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Greenhouse Plans

Greenhouse Plans

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Published by dvskiwi

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Published by: dvskiwi on May 30, 2009
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07/04/2010

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A Small Backyard Geenhouse For the HomeGardener
Home gardening and landscaping are enjoyable hobbies for many people in North Carolina. If you are among them, you might benefit from a small backyard greenhouse. A greenhouse can bebuilt easily and inexpensively in several hours using simple hand tools and materials available atmost building supply stores. This publication presents plans and instructions for an easilyconstructed greenhouse that costs about $100 and may be used for many purposes. Measuring 12feet by 14 feet (168 square feet), it is small enough to be unobtrusive but large enough to meetsthe needs of the serious grower. The completed structure is shown in Figure 1.
Selecting a Site
Choose a level, well-drained plot for the greenhouse. If it will be used primarily for plantpropagation in the summer, place it in partial shade to minimize heat buildup. A good location isthe north side of a large deciduous tree. If a partially shaded site is not available, you can use ashade cloth or a white plastic cover to control the amount of sunlight reaching the interior.If the greenhouse will be used for starting transplants or growing plants to maturity, it will needmaximum exposure to the sun. It should also be located where air drainage is good; avoid lowareas surrounded by woods or buildings. Easy access to running water and electricity is alsoimportant. 
Figure 1. A backyard greenhouse constructed from inexpensive materials.
Constructing the Greenhouse
The greenhouse consists of a wooden frame to which are attached bows of polyvinyl chloride(PVC) pipe. The bows hold up the clear plastic film covering, as shown in Figures 1 through 3.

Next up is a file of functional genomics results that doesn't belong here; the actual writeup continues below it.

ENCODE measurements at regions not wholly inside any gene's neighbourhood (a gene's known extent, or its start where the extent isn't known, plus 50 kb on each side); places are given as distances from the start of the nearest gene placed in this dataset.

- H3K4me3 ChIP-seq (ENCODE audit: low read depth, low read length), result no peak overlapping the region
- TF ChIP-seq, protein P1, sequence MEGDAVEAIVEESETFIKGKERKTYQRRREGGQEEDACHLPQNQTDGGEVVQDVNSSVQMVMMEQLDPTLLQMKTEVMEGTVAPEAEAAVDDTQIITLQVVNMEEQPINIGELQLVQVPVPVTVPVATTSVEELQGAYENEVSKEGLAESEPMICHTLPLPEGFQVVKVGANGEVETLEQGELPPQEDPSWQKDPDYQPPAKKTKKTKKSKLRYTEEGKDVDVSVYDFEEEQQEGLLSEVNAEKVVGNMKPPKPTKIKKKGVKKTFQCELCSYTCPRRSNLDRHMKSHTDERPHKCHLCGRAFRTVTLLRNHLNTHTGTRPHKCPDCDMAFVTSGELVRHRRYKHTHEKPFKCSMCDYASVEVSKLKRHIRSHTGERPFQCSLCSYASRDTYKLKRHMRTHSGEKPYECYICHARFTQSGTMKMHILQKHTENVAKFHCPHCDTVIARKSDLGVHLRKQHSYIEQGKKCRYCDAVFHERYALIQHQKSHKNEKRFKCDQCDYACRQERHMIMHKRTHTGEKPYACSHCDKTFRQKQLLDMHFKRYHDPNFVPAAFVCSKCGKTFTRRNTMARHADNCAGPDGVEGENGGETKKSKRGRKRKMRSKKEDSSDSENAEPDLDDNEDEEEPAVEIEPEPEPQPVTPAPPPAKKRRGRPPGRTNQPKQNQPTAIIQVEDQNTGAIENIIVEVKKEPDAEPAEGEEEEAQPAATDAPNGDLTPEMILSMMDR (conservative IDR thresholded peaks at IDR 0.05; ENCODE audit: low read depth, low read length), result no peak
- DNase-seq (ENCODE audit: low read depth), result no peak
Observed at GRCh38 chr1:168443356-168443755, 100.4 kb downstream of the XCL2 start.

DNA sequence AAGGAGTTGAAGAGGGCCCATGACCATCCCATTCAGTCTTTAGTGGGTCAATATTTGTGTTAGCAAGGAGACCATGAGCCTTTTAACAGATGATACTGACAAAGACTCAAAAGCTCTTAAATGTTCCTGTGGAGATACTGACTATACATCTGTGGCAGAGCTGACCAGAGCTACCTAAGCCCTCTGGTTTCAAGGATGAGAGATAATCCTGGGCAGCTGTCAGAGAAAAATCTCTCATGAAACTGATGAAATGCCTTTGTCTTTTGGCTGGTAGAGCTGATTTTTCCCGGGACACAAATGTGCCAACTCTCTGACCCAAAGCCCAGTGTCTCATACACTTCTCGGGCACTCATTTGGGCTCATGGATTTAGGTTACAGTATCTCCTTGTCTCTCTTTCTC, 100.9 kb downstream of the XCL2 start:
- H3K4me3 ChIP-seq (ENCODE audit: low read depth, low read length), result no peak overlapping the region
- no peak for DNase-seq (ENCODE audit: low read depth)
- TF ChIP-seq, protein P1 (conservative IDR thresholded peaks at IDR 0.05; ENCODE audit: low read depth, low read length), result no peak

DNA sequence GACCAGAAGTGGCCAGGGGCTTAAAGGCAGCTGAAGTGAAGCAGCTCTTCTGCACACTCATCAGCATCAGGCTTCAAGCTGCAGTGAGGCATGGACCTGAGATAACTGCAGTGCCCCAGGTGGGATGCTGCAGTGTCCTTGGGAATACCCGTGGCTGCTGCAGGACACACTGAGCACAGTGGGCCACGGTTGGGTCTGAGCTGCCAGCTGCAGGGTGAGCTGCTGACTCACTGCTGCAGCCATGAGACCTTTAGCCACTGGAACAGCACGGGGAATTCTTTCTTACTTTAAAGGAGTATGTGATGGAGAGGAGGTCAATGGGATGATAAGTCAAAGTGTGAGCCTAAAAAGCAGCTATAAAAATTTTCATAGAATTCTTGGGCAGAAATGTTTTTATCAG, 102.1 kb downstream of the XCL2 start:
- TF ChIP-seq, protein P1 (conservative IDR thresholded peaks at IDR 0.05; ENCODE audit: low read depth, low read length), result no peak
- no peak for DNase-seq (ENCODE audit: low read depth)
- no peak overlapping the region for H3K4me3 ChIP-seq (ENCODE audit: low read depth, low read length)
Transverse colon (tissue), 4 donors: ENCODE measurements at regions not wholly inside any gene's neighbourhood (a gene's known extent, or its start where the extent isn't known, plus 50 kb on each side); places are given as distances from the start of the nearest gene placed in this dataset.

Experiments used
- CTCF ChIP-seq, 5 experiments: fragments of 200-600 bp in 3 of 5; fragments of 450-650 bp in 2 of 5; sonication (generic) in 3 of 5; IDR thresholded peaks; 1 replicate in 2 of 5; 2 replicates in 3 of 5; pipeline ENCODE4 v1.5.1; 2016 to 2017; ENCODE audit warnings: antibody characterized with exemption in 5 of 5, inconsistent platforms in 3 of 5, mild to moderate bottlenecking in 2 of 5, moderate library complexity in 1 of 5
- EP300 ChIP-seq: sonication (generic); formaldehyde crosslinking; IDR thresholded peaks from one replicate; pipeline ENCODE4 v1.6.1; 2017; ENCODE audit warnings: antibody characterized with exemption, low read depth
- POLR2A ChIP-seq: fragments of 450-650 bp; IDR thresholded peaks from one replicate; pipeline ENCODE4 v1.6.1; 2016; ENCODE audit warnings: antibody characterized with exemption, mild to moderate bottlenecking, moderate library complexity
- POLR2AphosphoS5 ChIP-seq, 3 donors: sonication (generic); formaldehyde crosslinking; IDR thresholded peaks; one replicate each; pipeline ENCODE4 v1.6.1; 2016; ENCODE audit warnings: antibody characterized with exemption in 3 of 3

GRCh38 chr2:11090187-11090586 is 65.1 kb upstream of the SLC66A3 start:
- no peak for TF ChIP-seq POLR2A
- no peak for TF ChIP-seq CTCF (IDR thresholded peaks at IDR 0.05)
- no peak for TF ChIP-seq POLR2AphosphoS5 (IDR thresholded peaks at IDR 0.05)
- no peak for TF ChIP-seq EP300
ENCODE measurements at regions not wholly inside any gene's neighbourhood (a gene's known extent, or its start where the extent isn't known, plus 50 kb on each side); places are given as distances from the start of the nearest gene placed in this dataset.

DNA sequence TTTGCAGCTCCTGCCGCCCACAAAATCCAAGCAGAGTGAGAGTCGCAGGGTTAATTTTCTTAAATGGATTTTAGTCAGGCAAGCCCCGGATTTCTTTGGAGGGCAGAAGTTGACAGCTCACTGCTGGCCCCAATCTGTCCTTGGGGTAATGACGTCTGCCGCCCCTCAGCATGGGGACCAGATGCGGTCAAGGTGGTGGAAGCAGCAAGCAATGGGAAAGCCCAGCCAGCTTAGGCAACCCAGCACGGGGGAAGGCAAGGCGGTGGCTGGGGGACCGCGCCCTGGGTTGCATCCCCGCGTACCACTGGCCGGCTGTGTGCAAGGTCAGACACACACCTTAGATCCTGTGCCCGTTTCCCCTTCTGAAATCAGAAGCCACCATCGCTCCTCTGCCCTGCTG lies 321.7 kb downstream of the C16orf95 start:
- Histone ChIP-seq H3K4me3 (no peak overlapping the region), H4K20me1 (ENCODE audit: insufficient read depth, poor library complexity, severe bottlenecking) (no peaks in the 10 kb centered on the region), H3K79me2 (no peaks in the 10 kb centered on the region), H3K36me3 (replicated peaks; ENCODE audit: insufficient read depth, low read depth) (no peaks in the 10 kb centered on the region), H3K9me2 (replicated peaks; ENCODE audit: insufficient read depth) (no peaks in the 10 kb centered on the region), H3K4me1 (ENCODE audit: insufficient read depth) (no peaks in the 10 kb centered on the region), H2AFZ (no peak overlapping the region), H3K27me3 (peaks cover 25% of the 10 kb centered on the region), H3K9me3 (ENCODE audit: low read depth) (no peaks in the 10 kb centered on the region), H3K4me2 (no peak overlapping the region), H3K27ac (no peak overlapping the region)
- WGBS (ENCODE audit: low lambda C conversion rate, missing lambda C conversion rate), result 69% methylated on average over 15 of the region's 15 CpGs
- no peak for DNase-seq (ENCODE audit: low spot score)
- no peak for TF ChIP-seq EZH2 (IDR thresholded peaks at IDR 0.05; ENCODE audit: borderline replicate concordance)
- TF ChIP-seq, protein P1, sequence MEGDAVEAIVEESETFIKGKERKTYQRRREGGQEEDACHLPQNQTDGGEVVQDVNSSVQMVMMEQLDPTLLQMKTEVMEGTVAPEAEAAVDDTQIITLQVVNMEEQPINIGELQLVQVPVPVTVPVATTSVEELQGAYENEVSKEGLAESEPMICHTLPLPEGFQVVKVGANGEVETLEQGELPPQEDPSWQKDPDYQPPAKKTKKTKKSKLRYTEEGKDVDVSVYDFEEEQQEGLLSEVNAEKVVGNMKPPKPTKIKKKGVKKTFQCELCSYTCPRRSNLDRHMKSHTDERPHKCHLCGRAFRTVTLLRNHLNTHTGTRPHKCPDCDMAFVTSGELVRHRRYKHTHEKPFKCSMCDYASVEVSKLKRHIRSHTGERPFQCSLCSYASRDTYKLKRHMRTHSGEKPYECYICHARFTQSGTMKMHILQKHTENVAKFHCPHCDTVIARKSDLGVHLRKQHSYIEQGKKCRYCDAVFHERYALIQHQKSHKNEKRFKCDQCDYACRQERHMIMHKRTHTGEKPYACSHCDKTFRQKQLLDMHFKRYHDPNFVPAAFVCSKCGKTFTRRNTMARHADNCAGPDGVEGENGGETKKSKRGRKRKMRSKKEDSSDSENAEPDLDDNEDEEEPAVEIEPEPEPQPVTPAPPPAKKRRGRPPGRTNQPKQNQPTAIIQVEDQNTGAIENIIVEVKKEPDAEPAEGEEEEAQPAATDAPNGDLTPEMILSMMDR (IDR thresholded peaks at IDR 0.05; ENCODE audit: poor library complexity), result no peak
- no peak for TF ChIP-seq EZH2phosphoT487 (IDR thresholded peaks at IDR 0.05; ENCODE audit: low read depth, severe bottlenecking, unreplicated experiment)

Figure 2. Bows of PVC pipe are used to hold up the plastic film covering.
All lumber for construction should be treated for ground contact with an environmentally safepreservative such as CCA. Avoid wood preserved with chemicals such as pentachlorophenol orcreosote. Lumber treated for ground contact has a higher concentration of preservative andtherefore will last much longer than untreated or lightly treated wood. Except for the covering,the structure should last 10 to 12 years.Unless the site is very flat, you will need to level the foundation boards. This is best done bydigging a trench on the high side instead of raising the low side, as the foundation boards shouldcontact the ground at all points to ensure a good seal. To keep rainwater out, however, the top of the foundation board should not be below ground level, particularly around the door. the purposeof the 4-inch-by-4-inch post at each corner (Figure 4) is to anchor the greenhouse and prevent itfrom moving in high winds.The PVC pipe bows are attached to the side boards of the foundation with electric metallictubing (EMT) clamps (Figure 4). It is best to attach the clamps loosely to the side boards withwood screws